Also, many others have attended colleges to take the City & Guilds 2360, 2351 or 2330 courses part time, looking for a career change opportunity, without actually working in the industry. Although the technical certificate and qualification will have been attained, the NVQ will not have been achievable, as it has to be assessed on site. Additionally, for those paying their own fees, the added cost of the NVQ fees has deterred many who could have ‘physically achieved’ it from even attempting it!
Finally, I know of cases where individuals have given up with the NVQ, seeing it as ‘not worth the aggravation’, once they had achieved the technical certificate (C & G). On some occasions the decision has been prompted by desperation with the paperwork and rules and systems involved.
For these reasons, many of the electricians working in the industry today do not have the level 3 NVQ, and this will, as from January 2012, exclude them from being able to become Qualified Supervisors. Does this mean they are not competent electricians? No of course it does not, but they are on the wrong side of the line!
Well, let’s see. For any firm that is ‘approved’ to NAPIT, the NICEIC or the ECA they usually require at least one person to be the ‘Qualified Supervisor’, regardless of how many electrical operatives the firm has. This means that a firm with a hundred electrical operatives (electricians, apprentices, electrical labourers, technicians etc) requires one Q.S., the same as a firm with four operatives, or even a sole trader.
This, of course, makes the requirements (and costs) far more onerous for small firms, in proportion to the benefits.
Those who already have, or have had, the title ‘Qualified Supervisor’ will be able to continue to hold that position, whether they hold the relevant qualifications or not, but new applicants must have the Level 3 NVQ. (or equivalent, but so far no information has been forthcoming as to what the equivalent is?).
Amongst those who already hold this title, are those who have slipped in through the back door, on some of the ‘domestic installer’ schemes, and ‘defined works’ schemes. When referring to the National Occupational Standards it is blatantly obvious that many of these have not got the required levels of understanding and knowledge of electrical principles, especially when it comes to design work. Still, the stable door is closing, slowly. Let us hope that when it finally closes it doesn’t have a cat-flap in it the size of an elephant!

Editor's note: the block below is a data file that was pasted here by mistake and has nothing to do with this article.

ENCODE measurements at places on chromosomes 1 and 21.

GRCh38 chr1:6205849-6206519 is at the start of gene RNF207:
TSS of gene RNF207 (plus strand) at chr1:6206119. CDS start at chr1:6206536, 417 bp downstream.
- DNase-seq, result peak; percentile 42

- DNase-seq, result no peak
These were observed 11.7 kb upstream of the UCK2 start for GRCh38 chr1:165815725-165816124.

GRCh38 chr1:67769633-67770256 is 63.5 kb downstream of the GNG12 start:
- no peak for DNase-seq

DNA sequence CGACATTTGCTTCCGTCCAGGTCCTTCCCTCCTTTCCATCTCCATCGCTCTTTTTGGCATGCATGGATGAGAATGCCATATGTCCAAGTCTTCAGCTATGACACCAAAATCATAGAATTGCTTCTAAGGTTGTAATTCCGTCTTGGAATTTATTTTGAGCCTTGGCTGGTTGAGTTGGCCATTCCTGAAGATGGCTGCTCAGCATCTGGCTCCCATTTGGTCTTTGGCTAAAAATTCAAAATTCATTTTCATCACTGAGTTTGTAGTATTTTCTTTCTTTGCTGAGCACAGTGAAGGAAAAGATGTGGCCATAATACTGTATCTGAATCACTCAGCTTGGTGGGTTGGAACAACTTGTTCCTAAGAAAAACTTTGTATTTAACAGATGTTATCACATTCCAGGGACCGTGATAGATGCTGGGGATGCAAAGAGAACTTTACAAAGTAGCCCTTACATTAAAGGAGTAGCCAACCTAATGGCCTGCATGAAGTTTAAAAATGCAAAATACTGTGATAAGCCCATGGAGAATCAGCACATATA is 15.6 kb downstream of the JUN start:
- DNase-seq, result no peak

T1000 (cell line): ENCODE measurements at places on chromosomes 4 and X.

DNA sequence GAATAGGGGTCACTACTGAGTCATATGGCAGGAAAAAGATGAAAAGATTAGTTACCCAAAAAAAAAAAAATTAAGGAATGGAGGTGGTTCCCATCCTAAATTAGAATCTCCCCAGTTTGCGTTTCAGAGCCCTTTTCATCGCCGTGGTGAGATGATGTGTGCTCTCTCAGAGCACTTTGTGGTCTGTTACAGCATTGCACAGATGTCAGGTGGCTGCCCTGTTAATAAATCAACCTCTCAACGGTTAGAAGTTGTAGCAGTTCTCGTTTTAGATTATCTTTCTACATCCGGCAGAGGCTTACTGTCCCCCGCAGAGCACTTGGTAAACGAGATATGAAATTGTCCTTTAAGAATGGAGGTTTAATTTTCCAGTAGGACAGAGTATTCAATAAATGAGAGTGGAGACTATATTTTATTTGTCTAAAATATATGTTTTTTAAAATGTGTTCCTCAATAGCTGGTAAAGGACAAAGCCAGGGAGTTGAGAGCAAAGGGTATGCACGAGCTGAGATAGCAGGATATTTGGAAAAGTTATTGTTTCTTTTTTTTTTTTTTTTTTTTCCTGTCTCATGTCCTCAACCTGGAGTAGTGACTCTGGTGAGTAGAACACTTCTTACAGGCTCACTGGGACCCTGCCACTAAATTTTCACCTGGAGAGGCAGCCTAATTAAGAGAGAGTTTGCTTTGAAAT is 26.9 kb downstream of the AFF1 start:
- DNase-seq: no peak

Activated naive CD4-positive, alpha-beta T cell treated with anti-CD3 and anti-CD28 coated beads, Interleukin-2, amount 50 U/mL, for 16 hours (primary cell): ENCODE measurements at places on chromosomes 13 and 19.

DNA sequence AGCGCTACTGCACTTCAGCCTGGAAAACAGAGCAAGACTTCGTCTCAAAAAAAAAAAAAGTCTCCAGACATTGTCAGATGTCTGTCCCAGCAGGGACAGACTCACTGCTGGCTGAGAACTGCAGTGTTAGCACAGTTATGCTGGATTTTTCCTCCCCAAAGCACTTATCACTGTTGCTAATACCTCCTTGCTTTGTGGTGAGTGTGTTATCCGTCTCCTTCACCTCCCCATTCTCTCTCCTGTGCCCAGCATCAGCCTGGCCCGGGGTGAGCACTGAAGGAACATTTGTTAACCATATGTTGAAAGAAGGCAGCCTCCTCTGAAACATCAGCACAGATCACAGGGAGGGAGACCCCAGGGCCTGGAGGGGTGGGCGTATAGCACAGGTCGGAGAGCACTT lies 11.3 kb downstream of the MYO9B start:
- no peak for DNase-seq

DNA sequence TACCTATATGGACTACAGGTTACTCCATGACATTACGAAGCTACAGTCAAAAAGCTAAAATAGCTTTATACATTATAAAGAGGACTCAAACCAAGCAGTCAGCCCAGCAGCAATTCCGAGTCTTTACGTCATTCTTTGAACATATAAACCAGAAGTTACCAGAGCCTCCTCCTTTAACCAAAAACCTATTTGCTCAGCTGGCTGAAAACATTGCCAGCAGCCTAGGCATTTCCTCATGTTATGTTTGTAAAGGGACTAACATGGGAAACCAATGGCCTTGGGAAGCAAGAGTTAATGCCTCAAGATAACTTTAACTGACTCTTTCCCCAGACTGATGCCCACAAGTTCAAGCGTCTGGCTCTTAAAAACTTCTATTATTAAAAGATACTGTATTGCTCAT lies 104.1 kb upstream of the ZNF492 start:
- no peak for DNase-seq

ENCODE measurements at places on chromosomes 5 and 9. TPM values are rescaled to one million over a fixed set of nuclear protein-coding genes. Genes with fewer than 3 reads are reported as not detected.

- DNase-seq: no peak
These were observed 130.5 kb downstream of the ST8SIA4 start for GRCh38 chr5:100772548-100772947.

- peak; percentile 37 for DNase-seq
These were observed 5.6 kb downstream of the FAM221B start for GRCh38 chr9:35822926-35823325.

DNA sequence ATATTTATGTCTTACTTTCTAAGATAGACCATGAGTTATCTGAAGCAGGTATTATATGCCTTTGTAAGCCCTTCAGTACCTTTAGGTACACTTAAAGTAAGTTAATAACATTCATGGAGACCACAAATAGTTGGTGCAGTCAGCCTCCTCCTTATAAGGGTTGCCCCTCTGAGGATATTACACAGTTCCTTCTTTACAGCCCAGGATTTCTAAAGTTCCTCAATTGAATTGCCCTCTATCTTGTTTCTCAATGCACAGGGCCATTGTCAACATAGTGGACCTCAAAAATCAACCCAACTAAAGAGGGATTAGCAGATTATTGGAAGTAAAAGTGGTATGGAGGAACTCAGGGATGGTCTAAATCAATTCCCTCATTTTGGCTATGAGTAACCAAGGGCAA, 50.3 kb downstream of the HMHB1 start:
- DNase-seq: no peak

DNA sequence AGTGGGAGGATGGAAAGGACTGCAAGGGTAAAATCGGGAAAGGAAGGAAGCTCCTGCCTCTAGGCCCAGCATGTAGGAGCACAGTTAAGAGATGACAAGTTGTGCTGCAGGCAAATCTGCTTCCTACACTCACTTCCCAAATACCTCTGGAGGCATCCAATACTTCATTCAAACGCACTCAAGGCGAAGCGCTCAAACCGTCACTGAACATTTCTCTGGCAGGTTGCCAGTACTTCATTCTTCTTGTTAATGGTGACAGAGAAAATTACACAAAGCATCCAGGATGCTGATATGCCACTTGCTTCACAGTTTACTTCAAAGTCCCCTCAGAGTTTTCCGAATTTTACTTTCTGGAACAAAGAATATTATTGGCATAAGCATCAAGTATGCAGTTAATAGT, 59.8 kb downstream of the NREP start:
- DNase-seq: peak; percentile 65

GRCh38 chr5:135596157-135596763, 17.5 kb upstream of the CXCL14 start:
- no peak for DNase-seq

Well, in my opinion, there are a fair number of good electricians who are going to find themselves on the wrong side of it, so we must find a way of helping them across, if they want or need to be a Q.S. There has to be a way for them to achieve the required NVQ (or equivalent), on their terms, and I hope to help find a solution to this in the coming months. Of course, there will be many electricians who work for a firm that already has a Q.S., and they may be perfectly happy to keep it that way, and that’s fine!
Secondly, there are a number of not so good ‘electricians’ on the ‘approved’ side of the line, who have filled in the required forms and paid the fees, which are sometimes the main criteria required! I only hope that experience and maybe, one day, licensing, will lead to an improvement in skills and knowledge.
So the line is a bit on the fuzzy side really, but at least it has been drawn.
The biggest problem that I see is that these new rules will once again put those who are trying desperately to do the job properly at a disadvantage. Additional costs of training and equipment and the investment of time and energy in maintaining systems, especially for small firms and sole traders. There has still been absolutely NOTHING done about the numerous shady characters that carry out electrical work, never bothering about Certification, Notification, Building Regs, Wiring Regs, VAT, income tax (sorry I swore there!), or the EAWR 1989!
While this ‘underground economy’ exists, often producing substandard work on the cheap for cash (most fools can get lights or sockets to work, even when they are not safe!), it makes a mockery of any changes made to rules and legislation for bona-fide electricians. These shady characters are not only jeopardising the safety of customers, they are taking the bread out of the mouths of competent electricians, depressing reasonable prices and generally lowering standards by putting pressure on others to ‘cut corners’ in an effort to remain competitive.
Unfortunately, you can draw as many lines in the sand as you want — these guys will just step over or around them. Sure, it is important to set standards for Q.Ss as long as they are adhered to, but I feel it is far more important, at this time, to set standards for all electrical operatives and License them.